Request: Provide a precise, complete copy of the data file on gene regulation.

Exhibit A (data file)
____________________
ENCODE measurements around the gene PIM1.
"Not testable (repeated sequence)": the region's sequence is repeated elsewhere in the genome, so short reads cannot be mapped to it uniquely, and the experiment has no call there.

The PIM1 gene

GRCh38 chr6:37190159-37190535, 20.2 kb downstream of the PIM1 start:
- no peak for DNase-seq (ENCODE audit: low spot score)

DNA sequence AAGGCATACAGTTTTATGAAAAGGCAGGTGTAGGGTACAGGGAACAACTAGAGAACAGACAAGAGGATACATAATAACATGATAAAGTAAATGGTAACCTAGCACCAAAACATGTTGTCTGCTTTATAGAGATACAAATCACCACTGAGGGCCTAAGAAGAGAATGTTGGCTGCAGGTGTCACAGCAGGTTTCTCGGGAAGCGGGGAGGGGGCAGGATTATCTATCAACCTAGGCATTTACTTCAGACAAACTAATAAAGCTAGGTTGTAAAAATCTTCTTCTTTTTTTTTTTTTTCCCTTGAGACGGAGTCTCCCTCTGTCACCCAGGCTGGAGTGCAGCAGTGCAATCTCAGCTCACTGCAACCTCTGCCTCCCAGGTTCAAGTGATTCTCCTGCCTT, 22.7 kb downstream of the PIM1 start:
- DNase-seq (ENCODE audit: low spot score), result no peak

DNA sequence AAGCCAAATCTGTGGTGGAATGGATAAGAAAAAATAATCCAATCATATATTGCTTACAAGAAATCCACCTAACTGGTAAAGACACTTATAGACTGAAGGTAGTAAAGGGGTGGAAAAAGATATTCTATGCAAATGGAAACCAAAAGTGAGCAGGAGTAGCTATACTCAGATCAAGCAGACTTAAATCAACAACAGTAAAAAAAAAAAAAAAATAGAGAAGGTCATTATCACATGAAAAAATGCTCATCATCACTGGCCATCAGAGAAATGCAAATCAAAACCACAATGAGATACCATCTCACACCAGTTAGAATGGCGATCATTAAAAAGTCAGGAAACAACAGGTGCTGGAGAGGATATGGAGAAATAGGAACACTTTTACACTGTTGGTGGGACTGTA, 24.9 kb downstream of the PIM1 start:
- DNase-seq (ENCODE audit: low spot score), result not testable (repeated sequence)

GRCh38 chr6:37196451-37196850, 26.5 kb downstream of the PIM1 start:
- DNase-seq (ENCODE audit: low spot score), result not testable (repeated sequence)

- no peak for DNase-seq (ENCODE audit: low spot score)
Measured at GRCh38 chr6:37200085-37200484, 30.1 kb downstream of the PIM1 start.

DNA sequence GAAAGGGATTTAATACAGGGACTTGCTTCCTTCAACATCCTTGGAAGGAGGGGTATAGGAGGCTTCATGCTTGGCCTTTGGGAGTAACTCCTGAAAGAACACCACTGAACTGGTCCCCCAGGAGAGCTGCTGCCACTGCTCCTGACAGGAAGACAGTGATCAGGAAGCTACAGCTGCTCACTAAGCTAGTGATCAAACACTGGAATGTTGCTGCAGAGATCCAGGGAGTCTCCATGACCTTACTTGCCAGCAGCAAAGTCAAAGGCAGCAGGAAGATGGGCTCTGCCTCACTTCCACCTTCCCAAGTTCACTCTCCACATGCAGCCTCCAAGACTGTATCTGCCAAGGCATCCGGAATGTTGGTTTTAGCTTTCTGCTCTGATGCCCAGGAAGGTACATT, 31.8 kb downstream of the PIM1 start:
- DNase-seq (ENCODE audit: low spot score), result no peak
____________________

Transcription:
ENCODE measurements around the gene PIM1.
"Not testable (repeated sequence)": the region's sequence is repeated elsewhere in the genome, so short reads cannot be mapped to it uniquely, and the experiment has no call there.

The PIM1 gene

GRCh38 chr6:37190159-37190535, 20.2 kb downstream of the PIM1 start:
- no peak for DNase-seq (ENCODE audit: low spot score)

DNA sequence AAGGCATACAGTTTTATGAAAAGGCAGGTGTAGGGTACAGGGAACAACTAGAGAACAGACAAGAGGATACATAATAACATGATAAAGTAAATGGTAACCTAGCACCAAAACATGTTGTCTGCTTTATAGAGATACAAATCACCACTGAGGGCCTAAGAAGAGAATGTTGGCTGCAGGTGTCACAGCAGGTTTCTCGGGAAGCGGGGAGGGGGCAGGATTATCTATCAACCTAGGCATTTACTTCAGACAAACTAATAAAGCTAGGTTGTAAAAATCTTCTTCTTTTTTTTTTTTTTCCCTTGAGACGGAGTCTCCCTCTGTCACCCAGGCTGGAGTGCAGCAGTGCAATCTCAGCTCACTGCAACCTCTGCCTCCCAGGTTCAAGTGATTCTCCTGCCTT, 22.7 kb downstream of the PIM1 start:
- DNase-seq (ENCODE audit: low spot score), result no peak

DNA sequence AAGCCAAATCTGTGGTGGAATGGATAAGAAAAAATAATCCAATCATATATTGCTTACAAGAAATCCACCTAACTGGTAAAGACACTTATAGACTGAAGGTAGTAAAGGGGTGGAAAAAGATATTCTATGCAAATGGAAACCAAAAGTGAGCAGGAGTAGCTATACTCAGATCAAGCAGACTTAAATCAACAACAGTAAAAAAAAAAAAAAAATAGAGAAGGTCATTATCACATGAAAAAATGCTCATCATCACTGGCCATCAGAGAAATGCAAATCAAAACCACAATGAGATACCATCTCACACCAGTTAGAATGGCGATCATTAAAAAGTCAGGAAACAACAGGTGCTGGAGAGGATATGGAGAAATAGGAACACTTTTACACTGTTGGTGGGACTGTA, 24.9 kb downstream of the PIM1 start:
- DNase-seq (ENCODE audit: low spot score), result not testable (repeated sequence)

GRCh38 chr6:37196451-37196850, 26.5 kb downstream of the PIM1 start:
- DNase-seq (ENCODE audit: low spot score), result not testable (repeated sequence)

- no peak for DNase-seq (ENCODE audit: low spot score)
Measured at GRCh38 chr6:37200085-37200484, 30.1 kb downstream of the PIM1 start.

DNA sequence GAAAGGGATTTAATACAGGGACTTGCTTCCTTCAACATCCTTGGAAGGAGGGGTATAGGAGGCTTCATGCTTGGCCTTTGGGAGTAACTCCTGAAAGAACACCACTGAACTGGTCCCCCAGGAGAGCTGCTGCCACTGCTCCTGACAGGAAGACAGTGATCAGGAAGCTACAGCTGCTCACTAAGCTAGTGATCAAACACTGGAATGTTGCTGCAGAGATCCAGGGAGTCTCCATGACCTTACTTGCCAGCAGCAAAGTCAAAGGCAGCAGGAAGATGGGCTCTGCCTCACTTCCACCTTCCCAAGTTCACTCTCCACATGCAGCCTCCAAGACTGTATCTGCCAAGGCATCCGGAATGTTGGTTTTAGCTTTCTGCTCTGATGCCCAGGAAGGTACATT, 31.8 kb downstream of the PIM1 start:
- DNase-seq (ENCODE audit: low spot score), result no peak